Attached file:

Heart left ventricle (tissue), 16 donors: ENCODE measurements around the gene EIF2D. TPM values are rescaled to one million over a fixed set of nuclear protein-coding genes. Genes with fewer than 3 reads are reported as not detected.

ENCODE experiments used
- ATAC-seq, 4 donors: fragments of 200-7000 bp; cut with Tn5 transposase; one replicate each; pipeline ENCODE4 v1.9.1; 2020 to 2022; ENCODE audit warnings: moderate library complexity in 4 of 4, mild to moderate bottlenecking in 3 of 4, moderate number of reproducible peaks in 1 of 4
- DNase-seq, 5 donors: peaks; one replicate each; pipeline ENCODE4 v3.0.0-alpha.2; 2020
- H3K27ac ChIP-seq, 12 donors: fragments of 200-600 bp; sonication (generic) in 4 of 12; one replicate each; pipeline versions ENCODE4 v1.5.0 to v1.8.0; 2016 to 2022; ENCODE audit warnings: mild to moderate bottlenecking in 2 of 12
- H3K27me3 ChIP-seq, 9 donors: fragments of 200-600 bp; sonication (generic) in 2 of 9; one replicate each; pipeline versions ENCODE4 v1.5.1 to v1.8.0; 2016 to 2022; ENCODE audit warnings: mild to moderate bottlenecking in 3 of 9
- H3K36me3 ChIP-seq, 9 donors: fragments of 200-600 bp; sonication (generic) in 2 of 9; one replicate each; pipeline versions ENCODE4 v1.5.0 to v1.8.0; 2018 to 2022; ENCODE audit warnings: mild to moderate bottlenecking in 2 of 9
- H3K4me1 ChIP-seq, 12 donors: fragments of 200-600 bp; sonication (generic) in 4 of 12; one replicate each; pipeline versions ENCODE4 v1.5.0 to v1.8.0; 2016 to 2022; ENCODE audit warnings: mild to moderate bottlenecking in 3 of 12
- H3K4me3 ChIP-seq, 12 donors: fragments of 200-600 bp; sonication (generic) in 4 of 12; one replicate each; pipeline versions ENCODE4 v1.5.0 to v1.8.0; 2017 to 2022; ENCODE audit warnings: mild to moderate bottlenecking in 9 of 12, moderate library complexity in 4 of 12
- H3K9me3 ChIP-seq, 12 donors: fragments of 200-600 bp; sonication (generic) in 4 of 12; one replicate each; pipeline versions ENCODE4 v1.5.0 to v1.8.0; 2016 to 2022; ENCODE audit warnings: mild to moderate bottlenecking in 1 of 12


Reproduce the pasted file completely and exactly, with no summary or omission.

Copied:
Heart left ventricle (tissue), 16 donors: ENCODE measurements around the gene EIF2D. TPM values are rescaled to one million over a fixed set of nuclear protein-coding genes. Genes with fewer than 3 reads are reported as not detected.

ENCODE experiments used
- ATAC-seq, 4 donors: fragments of 200-7000 bp; cut with Tn5 transposase; one replicate each; pipeline ENCODE4 v1.9.1; 2020 to 2022; ENCODE audit warnings: moderate library complexity in 4 of 4, mild to moderate bottlenecking in 3 of 4, moderate number of reproducible peaks in 1 of 4
- DNase-seq, 5 donors: peaks; one replicate each; pipeline ENCODE4 v3.0.0-alpha.2; 2020
- H3K27ac ChIP-seq, 12 donors: fragments of 200-600 bp; sonication (generic) in 4 of 12; one replicate each; pipeline versions ENCODE4 v1.5.0 to v1.8.0; 2016 to 2022; ENCODE audit warnings: mild to moderate bottlenecking in 2 of 12
- H3K27me3 ChIP-seq, 9 donors: fragments of 200-600 bp; sonication (generic) in 2 of 9; one replicate each; pipeline versions ENCODE4 v1.5.1 to v1.8.0; 2016 to 2022; ENCODE audit warnings: mild to moderate bottlenecking in 3 of 9
- H3K36me3 ChIP-seq, 9 donors: fragments of 200-600 bp; sonication (generic) in 2 of 9; one replicate each; pipeline versions ENCODE4 v1.5.0 to v1.8.0; 2018 to 2022; ENCODE audit warnings: mild to moderate bottlenecking in 2 of 9
- H3K4me1 ChIP-seq, 12 donors: fragments of 200-600 bp; sonication (generic) in 4 of 12; one replicate each; pipeline versions ENCODE4 v1.5.0 to v1.8.0; 2016 to 2022; ENCODE audit warnings: mild to moderate bottlenecking in 3 of 12
- H3K4me3 ChIP-seq, 12 donors: fragments of 200-600 bp; sonication (generic) in 4 of 12; one replicate each; pipeline versions ENCODE4 v1.5.0 to v1.8.0; 2017 to 2022; ENCODE audit warnings: mild to moderate bottlenecking in 9 of 12, moderate library complexity in 4 of 12
- H3K9me3 ChIP-seq, 12 donors: fragments of 200-600 bp; sonication (generic) in 4 of 12; one replicate each; pipeline versions ENCODE4 v1.5.0 to v1.8.0; 2016 to 2022; ENCODE audit warnings: mild to moderate bottlenecking in 1 of 12